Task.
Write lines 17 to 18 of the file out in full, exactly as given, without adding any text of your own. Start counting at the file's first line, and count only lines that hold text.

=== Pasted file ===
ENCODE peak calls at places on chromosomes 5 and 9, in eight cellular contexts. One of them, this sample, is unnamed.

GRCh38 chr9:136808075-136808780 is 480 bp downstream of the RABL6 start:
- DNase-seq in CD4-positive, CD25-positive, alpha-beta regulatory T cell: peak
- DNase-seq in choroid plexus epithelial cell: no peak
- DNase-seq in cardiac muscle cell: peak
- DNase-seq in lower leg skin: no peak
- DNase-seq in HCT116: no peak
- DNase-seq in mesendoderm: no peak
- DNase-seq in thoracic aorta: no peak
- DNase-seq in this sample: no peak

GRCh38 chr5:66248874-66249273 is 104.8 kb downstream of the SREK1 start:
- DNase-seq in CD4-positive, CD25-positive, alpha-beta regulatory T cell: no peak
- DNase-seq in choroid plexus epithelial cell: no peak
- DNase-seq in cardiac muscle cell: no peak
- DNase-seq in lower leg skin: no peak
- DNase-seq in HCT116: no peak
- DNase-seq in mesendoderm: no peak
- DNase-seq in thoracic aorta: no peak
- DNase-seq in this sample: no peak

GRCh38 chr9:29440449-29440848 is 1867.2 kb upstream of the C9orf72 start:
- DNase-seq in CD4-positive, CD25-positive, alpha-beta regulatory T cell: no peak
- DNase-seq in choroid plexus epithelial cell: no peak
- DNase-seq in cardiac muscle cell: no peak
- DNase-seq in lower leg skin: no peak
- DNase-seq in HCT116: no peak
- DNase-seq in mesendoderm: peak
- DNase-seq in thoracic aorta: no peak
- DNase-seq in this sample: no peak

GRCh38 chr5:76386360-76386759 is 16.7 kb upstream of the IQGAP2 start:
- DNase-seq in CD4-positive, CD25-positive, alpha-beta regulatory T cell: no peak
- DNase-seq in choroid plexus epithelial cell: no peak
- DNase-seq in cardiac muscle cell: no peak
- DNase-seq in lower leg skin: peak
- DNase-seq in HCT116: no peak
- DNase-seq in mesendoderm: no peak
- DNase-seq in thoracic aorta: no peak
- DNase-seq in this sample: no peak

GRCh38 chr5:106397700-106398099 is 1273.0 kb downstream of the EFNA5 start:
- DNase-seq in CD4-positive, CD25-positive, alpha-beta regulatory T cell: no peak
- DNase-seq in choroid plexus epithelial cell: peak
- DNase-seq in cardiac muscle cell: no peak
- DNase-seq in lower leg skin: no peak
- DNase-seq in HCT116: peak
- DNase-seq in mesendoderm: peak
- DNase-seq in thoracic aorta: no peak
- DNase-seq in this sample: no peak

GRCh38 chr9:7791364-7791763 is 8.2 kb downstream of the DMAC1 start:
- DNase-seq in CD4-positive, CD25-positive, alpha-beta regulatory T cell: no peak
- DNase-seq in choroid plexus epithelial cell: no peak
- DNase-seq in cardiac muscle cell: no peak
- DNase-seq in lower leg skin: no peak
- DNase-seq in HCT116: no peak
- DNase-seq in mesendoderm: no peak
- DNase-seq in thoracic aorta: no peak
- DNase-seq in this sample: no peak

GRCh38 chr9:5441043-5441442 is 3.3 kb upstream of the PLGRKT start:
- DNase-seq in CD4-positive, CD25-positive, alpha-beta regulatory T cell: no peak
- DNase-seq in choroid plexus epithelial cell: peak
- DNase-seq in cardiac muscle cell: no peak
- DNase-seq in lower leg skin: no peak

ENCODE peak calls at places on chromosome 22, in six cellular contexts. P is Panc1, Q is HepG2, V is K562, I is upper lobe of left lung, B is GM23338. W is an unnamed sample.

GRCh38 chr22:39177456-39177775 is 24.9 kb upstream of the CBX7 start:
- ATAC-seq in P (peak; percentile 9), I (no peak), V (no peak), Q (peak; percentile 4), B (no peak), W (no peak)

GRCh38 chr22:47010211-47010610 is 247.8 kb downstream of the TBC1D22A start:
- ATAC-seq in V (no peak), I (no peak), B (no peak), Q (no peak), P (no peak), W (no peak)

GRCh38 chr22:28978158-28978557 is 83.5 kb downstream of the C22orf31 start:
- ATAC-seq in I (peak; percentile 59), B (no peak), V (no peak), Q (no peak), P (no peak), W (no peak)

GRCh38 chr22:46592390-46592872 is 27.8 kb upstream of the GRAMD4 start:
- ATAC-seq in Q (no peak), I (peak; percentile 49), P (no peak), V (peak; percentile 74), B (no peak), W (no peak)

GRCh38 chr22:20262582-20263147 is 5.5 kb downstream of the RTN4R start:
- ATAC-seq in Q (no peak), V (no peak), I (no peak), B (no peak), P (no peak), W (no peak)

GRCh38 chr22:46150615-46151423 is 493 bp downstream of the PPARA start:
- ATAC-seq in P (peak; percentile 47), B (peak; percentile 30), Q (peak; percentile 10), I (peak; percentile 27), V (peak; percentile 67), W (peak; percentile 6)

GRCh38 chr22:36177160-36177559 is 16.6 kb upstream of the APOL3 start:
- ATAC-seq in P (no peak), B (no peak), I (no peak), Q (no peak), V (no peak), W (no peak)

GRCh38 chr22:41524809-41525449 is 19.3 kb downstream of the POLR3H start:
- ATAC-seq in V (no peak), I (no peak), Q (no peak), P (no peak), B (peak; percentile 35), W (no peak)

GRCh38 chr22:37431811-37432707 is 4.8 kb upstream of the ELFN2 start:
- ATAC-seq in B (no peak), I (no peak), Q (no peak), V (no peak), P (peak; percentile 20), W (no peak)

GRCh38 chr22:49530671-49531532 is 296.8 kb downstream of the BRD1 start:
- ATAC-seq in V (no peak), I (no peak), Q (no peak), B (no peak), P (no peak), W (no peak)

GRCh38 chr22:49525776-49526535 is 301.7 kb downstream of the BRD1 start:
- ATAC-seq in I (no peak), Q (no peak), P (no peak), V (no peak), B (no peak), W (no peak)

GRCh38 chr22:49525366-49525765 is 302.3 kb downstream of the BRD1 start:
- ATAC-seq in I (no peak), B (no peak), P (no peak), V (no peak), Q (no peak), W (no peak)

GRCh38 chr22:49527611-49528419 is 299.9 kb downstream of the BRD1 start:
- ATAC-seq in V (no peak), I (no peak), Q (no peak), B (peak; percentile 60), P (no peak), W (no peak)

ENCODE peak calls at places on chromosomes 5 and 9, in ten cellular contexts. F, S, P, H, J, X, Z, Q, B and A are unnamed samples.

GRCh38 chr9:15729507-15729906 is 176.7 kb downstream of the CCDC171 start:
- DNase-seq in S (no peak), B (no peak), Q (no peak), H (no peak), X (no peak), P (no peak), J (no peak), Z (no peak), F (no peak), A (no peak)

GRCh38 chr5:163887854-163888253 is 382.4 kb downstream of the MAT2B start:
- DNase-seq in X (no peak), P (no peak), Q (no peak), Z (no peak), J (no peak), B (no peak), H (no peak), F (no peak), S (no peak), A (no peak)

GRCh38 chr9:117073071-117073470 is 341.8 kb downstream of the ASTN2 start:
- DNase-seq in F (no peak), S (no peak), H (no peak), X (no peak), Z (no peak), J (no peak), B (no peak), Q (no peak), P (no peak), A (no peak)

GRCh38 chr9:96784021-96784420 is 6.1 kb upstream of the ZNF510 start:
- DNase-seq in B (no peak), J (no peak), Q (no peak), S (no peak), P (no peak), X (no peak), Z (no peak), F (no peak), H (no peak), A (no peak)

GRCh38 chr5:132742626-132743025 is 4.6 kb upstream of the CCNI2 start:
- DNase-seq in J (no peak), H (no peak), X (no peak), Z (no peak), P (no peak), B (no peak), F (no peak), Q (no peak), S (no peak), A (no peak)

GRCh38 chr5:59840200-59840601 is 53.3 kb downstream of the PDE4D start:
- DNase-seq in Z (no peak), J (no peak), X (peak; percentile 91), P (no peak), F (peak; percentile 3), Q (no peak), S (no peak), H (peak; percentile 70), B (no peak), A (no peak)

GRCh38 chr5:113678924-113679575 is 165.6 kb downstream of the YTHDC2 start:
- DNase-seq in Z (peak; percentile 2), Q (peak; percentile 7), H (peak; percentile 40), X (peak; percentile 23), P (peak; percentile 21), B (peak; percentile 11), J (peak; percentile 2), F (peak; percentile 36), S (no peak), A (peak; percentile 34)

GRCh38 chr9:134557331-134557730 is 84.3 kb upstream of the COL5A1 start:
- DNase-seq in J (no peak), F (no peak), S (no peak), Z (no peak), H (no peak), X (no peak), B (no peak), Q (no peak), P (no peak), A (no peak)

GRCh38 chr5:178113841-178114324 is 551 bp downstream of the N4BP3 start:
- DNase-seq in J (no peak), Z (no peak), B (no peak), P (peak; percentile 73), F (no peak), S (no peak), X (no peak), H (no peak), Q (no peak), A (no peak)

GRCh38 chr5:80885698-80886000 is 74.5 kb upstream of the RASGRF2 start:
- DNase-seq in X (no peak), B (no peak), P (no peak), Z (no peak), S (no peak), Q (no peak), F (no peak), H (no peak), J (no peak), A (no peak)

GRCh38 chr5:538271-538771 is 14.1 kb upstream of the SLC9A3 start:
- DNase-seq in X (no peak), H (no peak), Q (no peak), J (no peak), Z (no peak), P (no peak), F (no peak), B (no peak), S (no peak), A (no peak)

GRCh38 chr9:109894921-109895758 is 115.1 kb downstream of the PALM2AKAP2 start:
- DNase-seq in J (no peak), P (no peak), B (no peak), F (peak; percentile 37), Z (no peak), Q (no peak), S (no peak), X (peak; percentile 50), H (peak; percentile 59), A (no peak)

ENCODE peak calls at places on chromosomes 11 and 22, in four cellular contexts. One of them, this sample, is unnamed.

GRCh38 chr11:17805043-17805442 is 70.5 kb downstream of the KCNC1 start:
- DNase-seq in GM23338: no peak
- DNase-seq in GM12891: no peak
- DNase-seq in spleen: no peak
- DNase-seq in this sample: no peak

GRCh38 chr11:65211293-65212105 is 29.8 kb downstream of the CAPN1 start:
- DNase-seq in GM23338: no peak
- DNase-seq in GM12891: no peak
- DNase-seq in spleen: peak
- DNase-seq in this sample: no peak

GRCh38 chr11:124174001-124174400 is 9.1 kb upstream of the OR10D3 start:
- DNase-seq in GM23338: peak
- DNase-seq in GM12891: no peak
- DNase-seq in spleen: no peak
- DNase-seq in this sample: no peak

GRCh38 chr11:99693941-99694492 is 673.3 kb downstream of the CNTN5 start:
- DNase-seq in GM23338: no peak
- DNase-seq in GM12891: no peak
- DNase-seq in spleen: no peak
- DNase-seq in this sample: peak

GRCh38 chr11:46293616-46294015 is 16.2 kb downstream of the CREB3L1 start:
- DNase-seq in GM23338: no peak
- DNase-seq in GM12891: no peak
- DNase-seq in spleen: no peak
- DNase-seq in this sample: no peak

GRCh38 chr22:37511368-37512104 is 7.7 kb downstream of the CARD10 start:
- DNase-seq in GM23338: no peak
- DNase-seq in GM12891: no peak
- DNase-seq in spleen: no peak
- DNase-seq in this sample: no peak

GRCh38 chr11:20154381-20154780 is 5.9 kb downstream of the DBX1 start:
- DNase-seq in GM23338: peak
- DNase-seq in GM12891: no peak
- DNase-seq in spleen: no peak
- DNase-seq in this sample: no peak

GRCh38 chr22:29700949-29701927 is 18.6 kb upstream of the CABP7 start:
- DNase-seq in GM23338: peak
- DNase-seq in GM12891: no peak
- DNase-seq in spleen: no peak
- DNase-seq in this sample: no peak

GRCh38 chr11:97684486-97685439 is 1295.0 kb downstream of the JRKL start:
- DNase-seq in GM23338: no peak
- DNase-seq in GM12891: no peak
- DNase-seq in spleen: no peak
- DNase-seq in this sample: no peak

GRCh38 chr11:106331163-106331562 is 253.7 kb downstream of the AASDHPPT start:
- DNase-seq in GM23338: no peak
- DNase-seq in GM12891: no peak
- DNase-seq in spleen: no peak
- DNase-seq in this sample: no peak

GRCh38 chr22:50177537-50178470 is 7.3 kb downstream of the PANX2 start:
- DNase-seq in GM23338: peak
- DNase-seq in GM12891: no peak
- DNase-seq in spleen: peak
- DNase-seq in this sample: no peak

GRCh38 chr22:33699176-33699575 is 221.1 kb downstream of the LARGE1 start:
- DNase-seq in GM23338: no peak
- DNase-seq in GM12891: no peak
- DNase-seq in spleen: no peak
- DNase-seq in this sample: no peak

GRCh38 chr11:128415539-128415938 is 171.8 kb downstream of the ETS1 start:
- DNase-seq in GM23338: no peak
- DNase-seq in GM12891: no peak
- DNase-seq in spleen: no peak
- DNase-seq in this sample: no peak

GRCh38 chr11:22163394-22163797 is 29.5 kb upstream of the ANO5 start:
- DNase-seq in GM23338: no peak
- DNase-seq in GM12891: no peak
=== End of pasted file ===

- DNase-seq in mesendoderm: no peak
- DNase-seq in thoracic aorta: no peak